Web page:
A costly drug that holds promise to keep Brienna Young’s son from getting brain damage should be subsidized by the province, she said Friday.
Her son Hayden Knox, now five, was born with PKU, or phenylketonuria, a genetic disorder that makes his body unable to process phenylalanine — an amino acid in most protein foods.
As a result, Hayden — and an estimated 150 other people like him in B.C. — has to stick to a low-protein diet so he doesn’t suffer brain damage from phenylalanine accumulating in his brain. In Kamloops, four kids and a few adults have PKU.
Pharmaceutical company BioMarin has developed a drug, Kuvan, that helps. But it’s expensive — it can cost up to $500 a day or $180,000 a year. Up to half of people with PKU can be helped by Kuvan.
BioMarin is backing a publicity effort by parents with children with PKU to raise awareness about the need for the B.C. government to help them cover the cost of treating their children with Kuvan. The company also funds a support group, Canadian PKU and Allied Disorders Inc.
Hayden, a bright-eyed and busy youngster, has been on Kuvan for four months as a trial. If his single mom, who’s just completed her nursing degree, had to pay the cost of that medication, it would run $50 to $100 a day.
She does pay for his specialized, low-protein food and he gets formula to ensure his nutritional requirements. Hayden can eat some fruits and vegetables (and Skittles, he was quick to point out), but much of the rest of his food is synthetic and has to be bought at specialty stores in children’s hospitals or via mail order.
Everything he eats has to be measured into exact amounts. And although most people would find the diet bland if not unappetizing, such as hot dogs and burgers made from synthetic powder, her son accepts it — so far.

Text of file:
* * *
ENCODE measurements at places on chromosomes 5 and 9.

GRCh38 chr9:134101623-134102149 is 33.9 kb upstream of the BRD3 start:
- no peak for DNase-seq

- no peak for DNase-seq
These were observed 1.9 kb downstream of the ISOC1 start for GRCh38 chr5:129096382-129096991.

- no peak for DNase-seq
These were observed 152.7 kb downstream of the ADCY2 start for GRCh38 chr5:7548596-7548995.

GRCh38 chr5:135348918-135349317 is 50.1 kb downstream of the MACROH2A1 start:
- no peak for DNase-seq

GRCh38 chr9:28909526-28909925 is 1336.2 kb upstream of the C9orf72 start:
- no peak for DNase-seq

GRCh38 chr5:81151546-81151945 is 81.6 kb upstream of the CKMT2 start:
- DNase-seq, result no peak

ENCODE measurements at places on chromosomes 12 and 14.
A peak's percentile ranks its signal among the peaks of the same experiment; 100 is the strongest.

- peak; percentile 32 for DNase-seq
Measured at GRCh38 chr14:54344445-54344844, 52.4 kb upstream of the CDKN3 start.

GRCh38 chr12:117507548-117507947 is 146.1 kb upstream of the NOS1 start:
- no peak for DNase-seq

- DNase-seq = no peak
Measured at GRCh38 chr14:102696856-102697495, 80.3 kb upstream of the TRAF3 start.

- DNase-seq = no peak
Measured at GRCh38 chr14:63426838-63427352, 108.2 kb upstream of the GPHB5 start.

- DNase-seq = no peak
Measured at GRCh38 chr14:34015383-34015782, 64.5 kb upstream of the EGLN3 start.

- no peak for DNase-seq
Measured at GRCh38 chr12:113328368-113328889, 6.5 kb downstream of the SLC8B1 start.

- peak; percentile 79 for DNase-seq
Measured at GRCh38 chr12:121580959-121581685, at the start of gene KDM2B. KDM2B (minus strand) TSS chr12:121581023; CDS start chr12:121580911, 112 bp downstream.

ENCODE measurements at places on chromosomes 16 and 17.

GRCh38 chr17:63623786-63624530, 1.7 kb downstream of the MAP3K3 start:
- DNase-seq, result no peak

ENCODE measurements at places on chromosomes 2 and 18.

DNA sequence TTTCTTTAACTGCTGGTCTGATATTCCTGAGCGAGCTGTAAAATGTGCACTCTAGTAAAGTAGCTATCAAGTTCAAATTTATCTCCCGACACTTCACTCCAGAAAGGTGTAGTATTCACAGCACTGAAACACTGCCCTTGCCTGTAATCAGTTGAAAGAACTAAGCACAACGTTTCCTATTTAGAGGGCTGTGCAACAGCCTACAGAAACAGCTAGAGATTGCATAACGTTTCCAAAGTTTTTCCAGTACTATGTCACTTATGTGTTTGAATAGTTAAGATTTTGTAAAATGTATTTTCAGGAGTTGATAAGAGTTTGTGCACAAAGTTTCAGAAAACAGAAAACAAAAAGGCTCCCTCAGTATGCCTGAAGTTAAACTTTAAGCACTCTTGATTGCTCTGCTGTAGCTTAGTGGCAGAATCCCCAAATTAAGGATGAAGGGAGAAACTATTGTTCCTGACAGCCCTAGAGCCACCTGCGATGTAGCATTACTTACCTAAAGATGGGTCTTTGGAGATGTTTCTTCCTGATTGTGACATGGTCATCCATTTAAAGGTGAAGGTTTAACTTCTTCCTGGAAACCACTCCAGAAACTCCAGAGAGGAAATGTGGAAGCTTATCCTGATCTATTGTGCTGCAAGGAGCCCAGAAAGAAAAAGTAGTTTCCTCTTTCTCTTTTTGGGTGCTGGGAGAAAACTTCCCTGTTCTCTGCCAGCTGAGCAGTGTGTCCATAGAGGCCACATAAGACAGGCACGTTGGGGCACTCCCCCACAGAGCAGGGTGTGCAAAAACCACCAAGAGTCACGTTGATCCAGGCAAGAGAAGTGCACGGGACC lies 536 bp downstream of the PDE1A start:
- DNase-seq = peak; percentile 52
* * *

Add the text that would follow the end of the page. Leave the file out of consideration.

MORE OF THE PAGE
“He loves having PKU. He’s special. He loves to tell people what he can and cannot eat,” she said. Still, she worries about the day he becomes rebellious or tired of the measuring and limited foods.
Young said it isn’t just Kuvan that parents of kids with PKU and PKU adults want covered; they want help with some of the food expenses. She spends almost $3,000 a year on specialized foods. They’d also like future drugs covered as they are discovered, like one that’s expected to be coming forward in five to 10 years, she said.
The only people who get coverage for Kuvan are those with private drug plans.
The B.C. Ministry of Health reviewed the drug this past summer and determined there were unclear benefits and high drug costs, which was also the recommendation of the Common Drug Review and the B.C. Drug Benefit Council.
The ministry also pointed out that no other provincial drug plan covers Kuvan, but it is provided in B.C. at no cost to those requiring the metabolic formula for proper body development.
Young said Hayden will probably be taken off Kuvan soon, because he’s not considered a responder. That is, he’s not having the desired reaction as far as his phenylalanine levels are concerned.
But she’s seen a difference in his behaviour; he listens better, his mood is improved and he’s more responsive. Unfortunately, it’s a difference that’s hard to prove.
Some other provinces in Canada are covering food and Ontario’s looking at providing Kuvan for pregnant PKU women.
With a provincial election looming, Young said the effort to get Kuvan covered is being ramped up. Even though she’s not usually political.
“We’re going to grassroots right now,” she said. “We went to the Ministry of Health. It didn’t do anything.”